Welcome to Scribd. Sign in or start your free trial to enjoy unlimited e-books, audiobooks & documents.Find out more
Download
Standard view
Full view
of .
Look up keyword
Like this
2Activity
0 of .
Results for:
No results containing your search query
P. 1
Report: Expert Search using Internal Corporate Blogs

Report: Expert Search using Internal Corporate Blogs

Ratings:

5.0

(1)
|Views: 41|Likes:
Published by Pascal Van Hecke
"Weblogs, or blogs enable a new form of communication on the Internet. In this paper, we discuss blogs within a large corporation, and show their potential as a source of evidence to the expert search task. We describe characteristics of such blogs along multiple dimensions, and identify their utility to sub-problems within expert search. We finally discuss the use of blogs when combined with additional sources of information available within corporations."
"Weblogs, or blogs enable a new form of communication on the Internet. In this paper, we discuss blogs within a large corporation, and show their potential as a source of evidence to the expert search task. We describe characteristics of such blogs along multiple dimensions, and identify their utility to sub-problems within expert search. We finally discuss the use of blogs when combined with additional sources of information available within corporations."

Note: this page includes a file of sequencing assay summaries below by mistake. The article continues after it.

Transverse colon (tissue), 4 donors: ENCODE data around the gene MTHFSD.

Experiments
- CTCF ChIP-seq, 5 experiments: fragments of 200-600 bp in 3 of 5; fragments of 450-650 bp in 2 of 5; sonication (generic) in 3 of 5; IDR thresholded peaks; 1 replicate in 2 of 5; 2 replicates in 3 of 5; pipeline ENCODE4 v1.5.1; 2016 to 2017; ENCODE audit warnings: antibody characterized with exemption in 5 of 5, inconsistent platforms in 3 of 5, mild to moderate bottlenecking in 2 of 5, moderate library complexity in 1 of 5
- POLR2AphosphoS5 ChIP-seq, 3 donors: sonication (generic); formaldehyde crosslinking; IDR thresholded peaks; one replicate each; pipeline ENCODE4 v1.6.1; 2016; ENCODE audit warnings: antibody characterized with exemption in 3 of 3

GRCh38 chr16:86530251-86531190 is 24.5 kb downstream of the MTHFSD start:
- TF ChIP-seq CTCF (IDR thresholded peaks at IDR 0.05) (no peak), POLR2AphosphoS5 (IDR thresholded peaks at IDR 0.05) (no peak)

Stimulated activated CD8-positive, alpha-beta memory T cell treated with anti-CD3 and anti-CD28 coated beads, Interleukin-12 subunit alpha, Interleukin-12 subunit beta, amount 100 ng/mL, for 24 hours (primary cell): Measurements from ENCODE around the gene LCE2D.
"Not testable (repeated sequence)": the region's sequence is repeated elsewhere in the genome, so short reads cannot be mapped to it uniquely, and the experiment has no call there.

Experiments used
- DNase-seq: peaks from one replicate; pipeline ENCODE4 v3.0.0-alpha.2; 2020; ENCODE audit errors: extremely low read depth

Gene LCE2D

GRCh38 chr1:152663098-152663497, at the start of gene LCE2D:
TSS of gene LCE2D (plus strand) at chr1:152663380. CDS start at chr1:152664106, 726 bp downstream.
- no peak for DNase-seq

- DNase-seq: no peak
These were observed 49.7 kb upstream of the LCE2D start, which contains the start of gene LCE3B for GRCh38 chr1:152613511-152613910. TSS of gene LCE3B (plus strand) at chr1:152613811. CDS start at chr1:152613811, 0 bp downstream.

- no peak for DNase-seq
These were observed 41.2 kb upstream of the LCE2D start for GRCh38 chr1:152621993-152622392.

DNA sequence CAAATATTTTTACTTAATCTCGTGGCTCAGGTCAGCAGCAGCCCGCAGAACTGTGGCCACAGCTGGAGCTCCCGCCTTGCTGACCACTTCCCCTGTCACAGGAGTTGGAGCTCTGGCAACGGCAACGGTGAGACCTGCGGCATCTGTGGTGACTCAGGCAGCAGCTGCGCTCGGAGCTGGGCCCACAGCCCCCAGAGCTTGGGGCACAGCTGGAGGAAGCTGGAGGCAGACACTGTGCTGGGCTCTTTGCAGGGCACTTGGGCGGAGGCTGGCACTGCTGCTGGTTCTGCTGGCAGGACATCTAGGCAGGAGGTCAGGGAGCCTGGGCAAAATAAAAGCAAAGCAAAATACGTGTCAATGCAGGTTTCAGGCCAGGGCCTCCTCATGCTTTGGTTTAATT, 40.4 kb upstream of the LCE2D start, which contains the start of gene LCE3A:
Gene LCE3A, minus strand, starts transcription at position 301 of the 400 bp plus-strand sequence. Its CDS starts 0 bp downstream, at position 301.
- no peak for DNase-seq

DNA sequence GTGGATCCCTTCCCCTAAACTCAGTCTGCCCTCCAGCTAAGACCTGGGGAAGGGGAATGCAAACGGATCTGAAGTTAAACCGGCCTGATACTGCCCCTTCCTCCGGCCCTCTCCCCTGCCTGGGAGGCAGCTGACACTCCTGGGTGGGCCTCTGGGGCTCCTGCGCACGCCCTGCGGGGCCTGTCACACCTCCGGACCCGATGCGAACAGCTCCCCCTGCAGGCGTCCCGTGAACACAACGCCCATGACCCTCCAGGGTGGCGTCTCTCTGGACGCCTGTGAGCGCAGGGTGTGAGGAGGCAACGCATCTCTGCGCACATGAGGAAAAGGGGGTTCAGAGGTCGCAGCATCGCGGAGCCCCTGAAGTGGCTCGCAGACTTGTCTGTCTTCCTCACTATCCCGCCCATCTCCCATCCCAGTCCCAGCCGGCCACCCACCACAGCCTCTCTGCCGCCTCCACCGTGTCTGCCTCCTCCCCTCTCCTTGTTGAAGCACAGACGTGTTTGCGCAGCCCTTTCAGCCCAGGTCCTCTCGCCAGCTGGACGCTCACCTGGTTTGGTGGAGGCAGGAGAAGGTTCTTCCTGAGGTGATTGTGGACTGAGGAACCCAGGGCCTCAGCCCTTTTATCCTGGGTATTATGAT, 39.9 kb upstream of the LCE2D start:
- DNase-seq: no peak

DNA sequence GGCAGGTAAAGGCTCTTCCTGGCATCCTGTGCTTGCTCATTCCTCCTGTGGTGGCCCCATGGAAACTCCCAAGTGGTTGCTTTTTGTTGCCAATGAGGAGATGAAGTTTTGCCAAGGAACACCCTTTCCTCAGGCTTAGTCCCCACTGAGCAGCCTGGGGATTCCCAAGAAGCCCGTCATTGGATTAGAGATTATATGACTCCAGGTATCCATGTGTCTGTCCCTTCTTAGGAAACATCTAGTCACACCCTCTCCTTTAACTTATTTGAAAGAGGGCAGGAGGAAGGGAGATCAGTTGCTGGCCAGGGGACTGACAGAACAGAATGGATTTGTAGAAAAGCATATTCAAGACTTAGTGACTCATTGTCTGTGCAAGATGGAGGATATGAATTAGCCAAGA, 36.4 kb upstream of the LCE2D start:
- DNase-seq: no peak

More info:

Categories:Types, School Work
Published by: Pascal Van Hecke on Feb 06, 2009
Copyright:Attribution Non-commercial

Availability:

Read on Scribd mobile: iPhone, iPad and Android.
download as PDF or read online from Scribd
See more
See less

10/24/2013

 
Expert Search using Internal Corporate Blogs
PranamKolari
TimFinin
KellyLyons
YelenaYesha
pranam@yahoo-inc.com finin@umbc.edu kelly.lyons@utoronto.ca yeyesha@umbc.edu
Yahoo! Search Sciences, Santa Clara, CA 95054, USA
Department of CSEE, University of Maryland, Baltimore County, Baltimore, MD 21250, USA
Department of Information Studies, University of Toronto, Toronto, ON M5S 1C5, Canada
ABSTRACT
Weblogs, or blogs enable a new form of communication on the In-ternet. In this paper, we discuss blogs within a large corporation,and show their potential as a source of evidence to the expert searchtask. We describe characteristics of such blogs along multiple di-mensions, and identify their utility to sub-problems within expertsearch. We finally discuss the use of blogs when combined withadditional sources of information available within corporations.